Michigan and Utah Governors Sign Legislation Offering Licensure to Certified Athletic Trainers

44 States Now Have Statutes Relating to Athletic Training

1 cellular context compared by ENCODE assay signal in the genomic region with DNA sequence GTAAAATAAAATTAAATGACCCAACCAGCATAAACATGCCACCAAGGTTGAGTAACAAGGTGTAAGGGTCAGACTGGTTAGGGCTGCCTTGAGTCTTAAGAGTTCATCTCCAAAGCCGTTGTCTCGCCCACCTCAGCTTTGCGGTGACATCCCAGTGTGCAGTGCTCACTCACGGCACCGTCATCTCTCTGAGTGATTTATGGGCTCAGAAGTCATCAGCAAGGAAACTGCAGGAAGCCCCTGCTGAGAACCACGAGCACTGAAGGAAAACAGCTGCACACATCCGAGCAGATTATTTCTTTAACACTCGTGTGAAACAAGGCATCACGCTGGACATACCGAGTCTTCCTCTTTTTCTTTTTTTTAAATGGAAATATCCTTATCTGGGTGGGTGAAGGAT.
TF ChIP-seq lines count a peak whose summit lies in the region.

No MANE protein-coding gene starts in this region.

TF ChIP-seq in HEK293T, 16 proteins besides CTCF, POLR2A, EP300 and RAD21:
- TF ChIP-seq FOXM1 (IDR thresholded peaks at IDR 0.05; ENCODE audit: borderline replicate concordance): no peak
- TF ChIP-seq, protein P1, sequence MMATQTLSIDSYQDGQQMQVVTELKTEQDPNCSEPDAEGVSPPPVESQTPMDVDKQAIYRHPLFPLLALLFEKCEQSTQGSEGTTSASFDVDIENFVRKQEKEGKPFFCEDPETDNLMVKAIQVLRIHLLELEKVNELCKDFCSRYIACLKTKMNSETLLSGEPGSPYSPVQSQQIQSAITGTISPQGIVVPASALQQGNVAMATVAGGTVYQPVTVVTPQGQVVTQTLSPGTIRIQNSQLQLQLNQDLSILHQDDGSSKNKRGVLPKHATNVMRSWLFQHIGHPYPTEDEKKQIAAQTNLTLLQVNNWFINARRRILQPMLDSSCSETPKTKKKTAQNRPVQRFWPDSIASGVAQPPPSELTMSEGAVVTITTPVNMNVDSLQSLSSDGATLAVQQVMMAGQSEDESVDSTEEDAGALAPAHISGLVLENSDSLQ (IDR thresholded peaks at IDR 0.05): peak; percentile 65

DALLAS, April 17 - After nearly 20 years of consideration, Michigan and Utah have granted licenses to certified athletic trainers – health care providers that specialize in the prevention, assessment, treatment and rehabilitation of injuries and illnesses. Recently, both Jennifer M. Granholm, governor of Michigan, and Jon Huntsman, Jr., governor of Utah, signed athletic training practice acts into law in their states. The new legislation brings the tally to 44 states with some government regulation of the athletic training profession, with 33 states now offering licensure. “This legislation reflects the evolution of the athletic training profession in terms of our members’ education and acknowledgement of the need for their professional abilities,” said Chuck Kimmel, ATC, president of the National Athletic Trainers’ Association (NATA), which represents 30,000 members. “The successful quest for licensure is intended to make life better not only for athletic trainers who practice in Michigan and Utah, but also for the people they treat. The licensure of all allied health professions is important in ensuring qualified professionals are treating the public.” When the Michigan Athletic Trainers’ Society (MATS) first began its quest for licensure in 1976, it faced opposition from other health care groups and a long-term governor who opposed big government. This didn’t deter MATS’s members. In 1998 when the organization testified during the legislative process, it had only 218 members. Today, the organization has grown to 1,100 and has the support of many health professions. Come Dec.1, Michigan’s new athletic trainers’ licensure law will take effect. The Utah Athletic Trainers’ Association (UATA) began to lay the groundwork for legislation in 1998. When the organization presented to the legislature in 2005, its biggest opposition came from other allied health professionals. Eventually, the UATA worked out compromises with them and won over resistant legislators. Gov. Huntsman will appoint a new athletic training board that will oversee the licensure law, which is expected to take effect in September. “For athletic trainers in Michigan and Utah, the new legislation is extremely important, because these states now officially recognize them as credible health care professionals contributing to the care of individuals,” said Keith Webster, ATC, chair of NATA’s Governmental Affairs Committee. “Efforts will continue in states that do not have such statutes, so that eventually athletic trainers everywhere in the country will receive the full recognition they deserve.” About the NATA: Certified athletic trainers are unique health care providers who specialize in the prevention, assessment, treatment and rehabilitation of injuries and illnesses. The National Athletic Trainers’ Association represents and supports the 30,000 members of the athletic training profession through education and research. www.nata.org. NATA, 2952 Stemmons Freeway, Ste. 200, Dallas, TX 75247, 214.637.6282; 214.637.2206 (fax).

 
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